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Soot pollution is causing snow to melt in Antarctica. That's according to new research published today. NPR's Rebecca Hersher reports that pollution is exacerbating melting caused by global warming.
REBECCA HERSHER, BYLINE: The study focuses on part of Antarctica that's relatively easy to get to. The West Antarctic Peninsula extends like a finger up toward South America.
Alia Khan is a glaciologist at Western Washington University. She's been to the peninsula multiple times, and it sounds gorgeous.
ALIA KHAN: Big icebergs that have broken off of the ice sheet and are floating in the ocean, lots of penguin rookeries.
HERSHER: More and more people are visiting - nearly 75,000 tourists during the 2019-2020 season, plus scientists, like Khan, who arrive on ships and planes, drive around, use electrical generators that run diesel or gasoline, all of which releases exhaust full of tiny black soot particles. And those particles coat the snow. They're too small to see, but altogether, they make a big difference.
KHAN: It's like wearing a dark T-shirt on a hot day - a black T-shirt versus a white T-shirt. It absorbs a lot more of that incoming solar radiation.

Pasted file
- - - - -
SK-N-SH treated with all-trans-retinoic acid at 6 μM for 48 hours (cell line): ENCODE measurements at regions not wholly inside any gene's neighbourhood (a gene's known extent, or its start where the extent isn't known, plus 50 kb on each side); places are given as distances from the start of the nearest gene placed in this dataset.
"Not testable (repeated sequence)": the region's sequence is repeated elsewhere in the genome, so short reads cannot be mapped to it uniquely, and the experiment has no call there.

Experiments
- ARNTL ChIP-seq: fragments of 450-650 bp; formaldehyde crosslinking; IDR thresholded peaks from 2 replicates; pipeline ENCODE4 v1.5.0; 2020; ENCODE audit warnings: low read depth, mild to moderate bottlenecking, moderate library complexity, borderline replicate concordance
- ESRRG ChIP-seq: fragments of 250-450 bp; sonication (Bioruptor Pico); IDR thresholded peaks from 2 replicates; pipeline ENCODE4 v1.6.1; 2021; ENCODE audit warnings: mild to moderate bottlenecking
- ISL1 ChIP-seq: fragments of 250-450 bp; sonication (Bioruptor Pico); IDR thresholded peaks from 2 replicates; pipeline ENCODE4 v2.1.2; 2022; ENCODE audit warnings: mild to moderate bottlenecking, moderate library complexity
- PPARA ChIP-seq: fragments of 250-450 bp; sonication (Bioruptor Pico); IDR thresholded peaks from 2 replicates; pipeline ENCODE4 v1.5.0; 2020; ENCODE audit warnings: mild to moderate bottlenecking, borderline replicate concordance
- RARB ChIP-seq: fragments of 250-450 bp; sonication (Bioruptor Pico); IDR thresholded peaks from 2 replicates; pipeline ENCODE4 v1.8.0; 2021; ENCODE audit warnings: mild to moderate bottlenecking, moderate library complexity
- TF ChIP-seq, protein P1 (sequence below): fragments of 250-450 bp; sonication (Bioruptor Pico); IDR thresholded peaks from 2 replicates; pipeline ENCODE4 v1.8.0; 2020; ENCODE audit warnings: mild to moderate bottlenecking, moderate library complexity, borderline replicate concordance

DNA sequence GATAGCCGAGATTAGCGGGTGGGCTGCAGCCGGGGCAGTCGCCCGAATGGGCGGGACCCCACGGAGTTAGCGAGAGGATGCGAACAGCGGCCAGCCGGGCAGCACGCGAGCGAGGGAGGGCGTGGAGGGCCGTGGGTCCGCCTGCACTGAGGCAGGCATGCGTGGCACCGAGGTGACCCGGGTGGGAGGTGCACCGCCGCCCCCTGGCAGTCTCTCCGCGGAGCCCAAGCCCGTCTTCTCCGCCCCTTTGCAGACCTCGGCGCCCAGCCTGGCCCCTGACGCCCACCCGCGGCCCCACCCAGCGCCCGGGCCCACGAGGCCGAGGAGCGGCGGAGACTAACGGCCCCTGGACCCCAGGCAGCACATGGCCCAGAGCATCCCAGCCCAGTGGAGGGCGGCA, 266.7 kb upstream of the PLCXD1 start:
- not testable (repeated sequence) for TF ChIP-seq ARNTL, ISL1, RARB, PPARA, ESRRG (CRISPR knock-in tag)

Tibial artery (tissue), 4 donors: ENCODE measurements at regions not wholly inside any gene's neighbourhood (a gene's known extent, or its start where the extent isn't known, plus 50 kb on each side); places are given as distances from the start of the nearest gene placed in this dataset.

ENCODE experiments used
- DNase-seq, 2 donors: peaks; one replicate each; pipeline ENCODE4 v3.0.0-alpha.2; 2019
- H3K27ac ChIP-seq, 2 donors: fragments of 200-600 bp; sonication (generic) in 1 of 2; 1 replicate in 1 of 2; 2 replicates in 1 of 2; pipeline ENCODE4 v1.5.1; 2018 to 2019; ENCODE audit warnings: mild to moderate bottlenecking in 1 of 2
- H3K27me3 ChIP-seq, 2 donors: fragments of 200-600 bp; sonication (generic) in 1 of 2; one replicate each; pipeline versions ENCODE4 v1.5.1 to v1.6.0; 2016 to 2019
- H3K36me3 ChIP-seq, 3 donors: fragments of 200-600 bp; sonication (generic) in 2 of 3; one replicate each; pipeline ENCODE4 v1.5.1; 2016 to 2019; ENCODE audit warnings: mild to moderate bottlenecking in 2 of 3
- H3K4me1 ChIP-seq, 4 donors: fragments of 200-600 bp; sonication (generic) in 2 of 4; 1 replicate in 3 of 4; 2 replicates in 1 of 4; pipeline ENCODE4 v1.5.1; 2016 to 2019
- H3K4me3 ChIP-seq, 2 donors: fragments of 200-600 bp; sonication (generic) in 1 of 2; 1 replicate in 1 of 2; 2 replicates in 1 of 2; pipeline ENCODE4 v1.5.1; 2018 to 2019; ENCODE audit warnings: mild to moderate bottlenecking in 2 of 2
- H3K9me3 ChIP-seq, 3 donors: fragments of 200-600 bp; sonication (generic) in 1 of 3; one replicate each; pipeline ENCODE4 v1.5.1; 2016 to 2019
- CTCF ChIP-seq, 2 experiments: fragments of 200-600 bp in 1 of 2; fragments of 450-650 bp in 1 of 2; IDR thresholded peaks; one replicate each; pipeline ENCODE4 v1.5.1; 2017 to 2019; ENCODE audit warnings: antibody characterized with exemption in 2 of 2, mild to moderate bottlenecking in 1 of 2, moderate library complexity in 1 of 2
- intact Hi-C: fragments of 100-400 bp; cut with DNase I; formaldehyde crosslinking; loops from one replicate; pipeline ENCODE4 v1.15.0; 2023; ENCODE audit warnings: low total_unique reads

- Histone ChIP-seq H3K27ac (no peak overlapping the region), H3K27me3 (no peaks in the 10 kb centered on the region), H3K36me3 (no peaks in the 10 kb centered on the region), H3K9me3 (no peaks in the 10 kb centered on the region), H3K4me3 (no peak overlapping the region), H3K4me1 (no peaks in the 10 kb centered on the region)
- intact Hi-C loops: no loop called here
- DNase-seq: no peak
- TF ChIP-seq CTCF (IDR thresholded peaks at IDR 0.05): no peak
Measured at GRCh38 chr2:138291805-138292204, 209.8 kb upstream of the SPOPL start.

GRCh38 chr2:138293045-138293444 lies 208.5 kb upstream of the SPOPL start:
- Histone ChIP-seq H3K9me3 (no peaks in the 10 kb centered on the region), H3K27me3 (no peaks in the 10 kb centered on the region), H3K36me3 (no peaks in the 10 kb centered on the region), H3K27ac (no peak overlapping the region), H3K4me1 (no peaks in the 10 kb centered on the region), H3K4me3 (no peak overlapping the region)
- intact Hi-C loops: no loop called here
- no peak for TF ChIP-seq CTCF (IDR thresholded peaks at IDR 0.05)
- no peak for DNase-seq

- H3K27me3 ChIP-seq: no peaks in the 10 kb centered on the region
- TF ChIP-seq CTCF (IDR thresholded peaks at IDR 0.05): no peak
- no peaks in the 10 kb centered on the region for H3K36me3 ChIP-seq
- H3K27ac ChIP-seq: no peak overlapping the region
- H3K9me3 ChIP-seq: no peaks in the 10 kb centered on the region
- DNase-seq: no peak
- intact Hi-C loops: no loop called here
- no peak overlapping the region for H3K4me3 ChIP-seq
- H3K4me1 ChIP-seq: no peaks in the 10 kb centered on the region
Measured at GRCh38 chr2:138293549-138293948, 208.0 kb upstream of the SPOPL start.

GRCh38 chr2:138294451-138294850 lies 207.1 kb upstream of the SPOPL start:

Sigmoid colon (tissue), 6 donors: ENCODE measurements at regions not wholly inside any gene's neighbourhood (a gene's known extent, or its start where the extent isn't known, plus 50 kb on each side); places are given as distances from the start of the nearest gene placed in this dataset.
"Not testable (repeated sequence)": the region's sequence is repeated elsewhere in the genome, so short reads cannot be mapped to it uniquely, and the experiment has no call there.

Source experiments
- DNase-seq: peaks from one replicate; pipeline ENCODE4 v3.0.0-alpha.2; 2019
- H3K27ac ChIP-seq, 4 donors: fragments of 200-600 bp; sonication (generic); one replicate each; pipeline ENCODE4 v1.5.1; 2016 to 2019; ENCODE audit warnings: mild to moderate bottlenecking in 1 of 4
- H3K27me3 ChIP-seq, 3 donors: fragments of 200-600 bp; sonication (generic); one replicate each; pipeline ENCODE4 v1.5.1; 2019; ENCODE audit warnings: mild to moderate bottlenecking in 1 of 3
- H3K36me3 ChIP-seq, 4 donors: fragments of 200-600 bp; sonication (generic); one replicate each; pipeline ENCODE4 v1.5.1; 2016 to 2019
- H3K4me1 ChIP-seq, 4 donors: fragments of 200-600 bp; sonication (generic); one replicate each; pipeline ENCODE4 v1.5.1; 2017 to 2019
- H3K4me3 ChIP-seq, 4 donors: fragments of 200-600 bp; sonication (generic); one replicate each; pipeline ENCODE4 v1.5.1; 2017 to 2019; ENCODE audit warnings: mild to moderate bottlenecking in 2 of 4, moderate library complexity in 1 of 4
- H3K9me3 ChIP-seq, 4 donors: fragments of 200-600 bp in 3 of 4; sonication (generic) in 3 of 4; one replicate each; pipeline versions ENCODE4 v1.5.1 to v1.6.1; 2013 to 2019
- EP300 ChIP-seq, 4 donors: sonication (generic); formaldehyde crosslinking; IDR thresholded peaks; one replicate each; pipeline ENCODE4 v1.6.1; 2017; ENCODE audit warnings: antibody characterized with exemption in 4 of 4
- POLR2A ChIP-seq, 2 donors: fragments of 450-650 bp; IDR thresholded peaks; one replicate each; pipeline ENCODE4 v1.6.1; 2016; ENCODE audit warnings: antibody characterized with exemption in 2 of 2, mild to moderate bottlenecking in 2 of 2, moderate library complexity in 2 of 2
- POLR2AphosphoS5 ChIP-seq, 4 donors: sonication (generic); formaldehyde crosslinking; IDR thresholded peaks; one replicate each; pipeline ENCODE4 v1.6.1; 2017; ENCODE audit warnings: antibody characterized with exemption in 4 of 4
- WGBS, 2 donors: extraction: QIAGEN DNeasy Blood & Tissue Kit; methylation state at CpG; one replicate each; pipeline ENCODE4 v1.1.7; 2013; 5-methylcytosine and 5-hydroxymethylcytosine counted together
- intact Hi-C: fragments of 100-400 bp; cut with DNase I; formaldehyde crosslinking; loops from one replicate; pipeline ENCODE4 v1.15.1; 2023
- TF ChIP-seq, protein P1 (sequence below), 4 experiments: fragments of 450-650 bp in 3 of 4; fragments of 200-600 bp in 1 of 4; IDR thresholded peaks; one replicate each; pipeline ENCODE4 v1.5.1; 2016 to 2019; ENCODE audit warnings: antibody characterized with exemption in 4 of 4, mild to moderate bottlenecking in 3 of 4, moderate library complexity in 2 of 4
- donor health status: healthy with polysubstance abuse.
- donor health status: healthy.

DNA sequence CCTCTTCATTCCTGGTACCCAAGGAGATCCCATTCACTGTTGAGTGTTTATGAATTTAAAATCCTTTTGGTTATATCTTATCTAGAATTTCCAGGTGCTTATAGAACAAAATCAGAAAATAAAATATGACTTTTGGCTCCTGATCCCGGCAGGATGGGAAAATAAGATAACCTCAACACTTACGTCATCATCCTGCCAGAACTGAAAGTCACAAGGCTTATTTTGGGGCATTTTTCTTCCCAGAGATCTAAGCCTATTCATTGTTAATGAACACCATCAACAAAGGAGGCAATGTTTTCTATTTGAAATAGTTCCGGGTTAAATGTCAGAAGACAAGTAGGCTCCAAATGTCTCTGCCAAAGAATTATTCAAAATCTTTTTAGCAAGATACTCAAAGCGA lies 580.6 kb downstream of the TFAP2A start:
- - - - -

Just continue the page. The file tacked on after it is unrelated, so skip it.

HERSHER: Khan and colleagues estimate that the heat trapped by soot pollution is causing an extra inch of snowpack shrinkage each summer in Antarctica. Their study was published today in the journal Nature Communications.
Now, any snowmelt is bad news these days because climate change is already driving catastrophic amounts of melting. An extra inch of lost snow each year is not going to be the thing that causes an ice sheet to collapse. But it's still important to rein in soot pollution in Antarctica before it gets out of control like it already has in the Arctic.
Pamela Miller runs Alaska Community Action on Toxics, an environmental group. She says in Alaska, soot melts snow and ice and causes respiratory disease.
PAMELA MILLER: It's a huge concern here in Alaska, as well as around the Arctic.
HERSHER: Requiring electric ships and solar power could help prevent that kind of pollution in the Antarctic, the authors of the new study note. But right now, burning fossil fuels is still the norm, which troubles Khan because she visits Antarctica every year.
KHAN: I find this to be a very difficult ethical question.
HERSHER: On one hand, she's there to collect crucial data about disappearing ice and snow, but those data show her visit makes the problem worse.
KHAN: It really does make us think twice about how frequently we need to visit the continent and what kinds of regulations should be placed on tourism as well.
HERSHER: Rebecca Hersher, NPR News.
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